With regard to: 1-napthyl methylcarbamate


One Canadian environmental organization in a letter addressed to local citizens cites some of the 'documented' effects of carbaryl.

It causes birth defects in mammals, especially dogs.
It worsens the condition of people with hypertension and people on anti-depressant drugs.
It impairs the function of the pituitary gland, the thyroid gland, and the reproductive system.
It causes hyperactivity and learning disabilities in mammals.
It could increase the chance of heart attack in people with weak hearts.
The main break-down product, nitrosocarbaryl, which is easily created in the human gut, is a potent cancer-causing agent.
It causes irreversible chromosomal damage to human DNA (the genes in our cells).


I do want to say that while I do not like the broad ranging effects of SEVIN, research shows that 1-napthyl methylcarbamate does not cause the wide ranging birth defects, thyroid interaction, heart attack and chromosomal damage claimed by some groups. I ask that the article be read in full at Cornell University’s website:
http://pmep.cce.cornell.edu/facts-slide ... sevin.html

Extensive evidence indicates that carbaryl does not cause cancer or genetic changes in animals. Carbaryl has also been extensively tested for its effect on reproduction and the occurrence of birth effects (we call this teratogenic potential). Experiments have been conducted on various strains of rats and mice, and on hamsters, gerbils, guinea pigs, rabbits, dogs, sheep, and monkeys. Adverse effects have occurred only in dogs.


The "documented" claims reported by said Canadian environmental organization aren't truly documented anywhere, and haven't been substantiated in any scientific studies. SEVIN is a chemical, very dangerous to beneficial insects, and I strongly agree that it should be avoided in lieu of better alternatives.

Thanks,
-Paul-
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Thu Feb 09, 2006 7:34 pm

Paul., do you know who funded the research? Cornell is an excellent plant university, and a bit of an industry darling because of that. Corporate funded research is the name of the game now, with federal grant budgets slashed to ribbons, and you operate under the onus of making the data come out the way your sponsor wants it to. More likely to get good data from socialist govs with no axe to grind (Sweden buried it's entire electrical grid based on research there; the gov here refuses to validate the research (decades of it) due to pressure from the energy lobby). Gotta follow the bucks to see what the results really mean...(not that they make that easy... :roll: )

Scott
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Thu Feb 09, 2006 8:00 pm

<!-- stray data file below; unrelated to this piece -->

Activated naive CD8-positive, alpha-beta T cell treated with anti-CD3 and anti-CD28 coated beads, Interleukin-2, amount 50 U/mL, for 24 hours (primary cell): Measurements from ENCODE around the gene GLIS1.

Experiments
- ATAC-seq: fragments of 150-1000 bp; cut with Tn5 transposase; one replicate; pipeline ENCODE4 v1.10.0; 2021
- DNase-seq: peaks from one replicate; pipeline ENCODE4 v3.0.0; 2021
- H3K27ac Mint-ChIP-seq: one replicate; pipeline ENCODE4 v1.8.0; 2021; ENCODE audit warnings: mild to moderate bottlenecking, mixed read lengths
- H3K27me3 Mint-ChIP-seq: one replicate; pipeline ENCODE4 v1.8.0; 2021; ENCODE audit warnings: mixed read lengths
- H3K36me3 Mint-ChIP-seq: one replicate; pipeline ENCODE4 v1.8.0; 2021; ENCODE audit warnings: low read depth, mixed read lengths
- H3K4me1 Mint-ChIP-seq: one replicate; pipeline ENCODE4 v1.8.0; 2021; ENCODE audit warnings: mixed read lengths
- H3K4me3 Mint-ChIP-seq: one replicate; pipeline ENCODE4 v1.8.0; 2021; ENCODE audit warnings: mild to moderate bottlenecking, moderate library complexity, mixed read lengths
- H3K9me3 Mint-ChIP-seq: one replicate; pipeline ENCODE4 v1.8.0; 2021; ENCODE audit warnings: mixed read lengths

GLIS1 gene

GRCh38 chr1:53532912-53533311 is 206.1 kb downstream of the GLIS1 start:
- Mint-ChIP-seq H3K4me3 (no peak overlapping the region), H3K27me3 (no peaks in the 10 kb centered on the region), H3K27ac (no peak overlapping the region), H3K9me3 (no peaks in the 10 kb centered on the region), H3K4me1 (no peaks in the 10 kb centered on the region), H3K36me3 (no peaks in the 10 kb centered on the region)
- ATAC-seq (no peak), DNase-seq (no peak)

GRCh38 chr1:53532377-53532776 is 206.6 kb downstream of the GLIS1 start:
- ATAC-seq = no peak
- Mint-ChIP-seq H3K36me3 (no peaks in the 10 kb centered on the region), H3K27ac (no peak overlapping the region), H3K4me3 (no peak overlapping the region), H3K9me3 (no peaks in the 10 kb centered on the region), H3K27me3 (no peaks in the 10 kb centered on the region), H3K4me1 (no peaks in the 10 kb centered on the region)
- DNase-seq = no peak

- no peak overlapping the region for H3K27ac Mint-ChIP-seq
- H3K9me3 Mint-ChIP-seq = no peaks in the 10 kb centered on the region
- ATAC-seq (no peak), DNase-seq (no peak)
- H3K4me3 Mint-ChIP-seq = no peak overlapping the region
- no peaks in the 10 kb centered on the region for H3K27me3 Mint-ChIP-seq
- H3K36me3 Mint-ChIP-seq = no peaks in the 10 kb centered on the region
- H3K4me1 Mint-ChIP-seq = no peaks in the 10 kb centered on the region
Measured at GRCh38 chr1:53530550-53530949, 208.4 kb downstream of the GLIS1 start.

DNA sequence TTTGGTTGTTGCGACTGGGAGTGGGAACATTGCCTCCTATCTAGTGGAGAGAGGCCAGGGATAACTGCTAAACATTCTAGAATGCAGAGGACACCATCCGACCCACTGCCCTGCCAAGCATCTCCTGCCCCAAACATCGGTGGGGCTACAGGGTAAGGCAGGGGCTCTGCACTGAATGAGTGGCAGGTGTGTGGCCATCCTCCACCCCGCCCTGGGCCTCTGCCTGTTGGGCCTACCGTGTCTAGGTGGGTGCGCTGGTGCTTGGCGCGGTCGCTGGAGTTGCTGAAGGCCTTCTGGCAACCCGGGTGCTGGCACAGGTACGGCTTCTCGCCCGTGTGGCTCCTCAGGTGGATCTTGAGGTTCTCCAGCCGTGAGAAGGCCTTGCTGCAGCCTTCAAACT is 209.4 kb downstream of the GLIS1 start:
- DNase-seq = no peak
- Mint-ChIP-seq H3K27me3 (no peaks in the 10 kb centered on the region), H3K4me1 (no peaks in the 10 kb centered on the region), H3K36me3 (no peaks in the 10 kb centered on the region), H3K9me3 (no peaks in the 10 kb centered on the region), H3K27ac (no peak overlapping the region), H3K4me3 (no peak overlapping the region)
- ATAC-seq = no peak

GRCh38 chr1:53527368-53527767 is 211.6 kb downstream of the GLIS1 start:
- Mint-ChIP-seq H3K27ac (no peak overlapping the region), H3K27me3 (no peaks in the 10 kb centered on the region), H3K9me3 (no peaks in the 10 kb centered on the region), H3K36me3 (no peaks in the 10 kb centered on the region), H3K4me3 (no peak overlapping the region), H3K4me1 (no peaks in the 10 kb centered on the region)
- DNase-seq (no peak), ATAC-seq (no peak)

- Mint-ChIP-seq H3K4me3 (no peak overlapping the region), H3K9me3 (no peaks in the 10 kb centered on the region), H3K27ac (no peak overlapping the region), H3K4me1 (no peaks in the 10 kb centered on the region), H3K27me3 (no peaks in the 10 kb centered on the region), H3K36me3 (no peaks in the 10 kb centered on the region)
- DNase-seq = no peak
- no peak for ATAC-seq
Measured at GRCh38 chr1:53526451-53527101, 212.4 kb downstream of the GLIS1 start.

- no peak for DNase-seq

Scott,

Good questions. The article is on Cornell's Website, but it was published by Penn State University Extension's Pesticide Specialist, Winand K. Hock.

I'm not validating nor refuting the information, and I want to stress that I feel using SEVIN is not in anyone's best interest...however I am concerned about skewed data and claims being disseminated that can cloud the truth.

Look to DDT for example. We all know now how harmful that chemical was. Part of the problem is that years passed before thoughtful research was done. There were fantastic claims made from both fronts, pro and con. You can't claim to educate when you simply state 'facts' that haven't been substantiated. Do I feel it’s appropriate for research to be funded solely by chemical companies? Definitely not. However, I also feel it isn't appropriate for groups to state dangerous ramifications of using a certain product by using fantastical information simply to bring more people to their cause. Does that make any sense? Maybe not, I am simply saying that informative and constructive dialogue from both sides is critical to doing the right thing for humanity and the environment. Drawing lines in the sand and then pointing at each other while making accusations simply won't get us anywhere.

I know, I'm trying to bring the weapons of intelligence and rationality to the battlefield of the almighty dollar...call me an altruist I suppose!

Okay...I'm off my soap box now. Back to talking about plants!

:)
-Paul-
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Thu Feb 09, 2006 9:44 pm

Hey Paul, you and I are on the same page, my friend. It is precisely discussions like this that need to be taking place both at the end-user AND the industry stage. Take the invasives issue. Entire genera are being banned by state organizations, with very little review (COnnecticut banned bittersweet years back. We in the industry said "What about the native one?" and the legislature said "What? There's more than one?". Now we have a review board (Invasive Plant Council) that takes more things into consideration because there is a discussion first. They did much the same thing in Maryland when they started to mandate planting lists within two hundred yards of the Chesapeake. Now anyone who wants to sit in on these meetings has the same say as the DOT, the EPA, or the Maryland nursery trades. Audobon and their like are all at the table, discussing...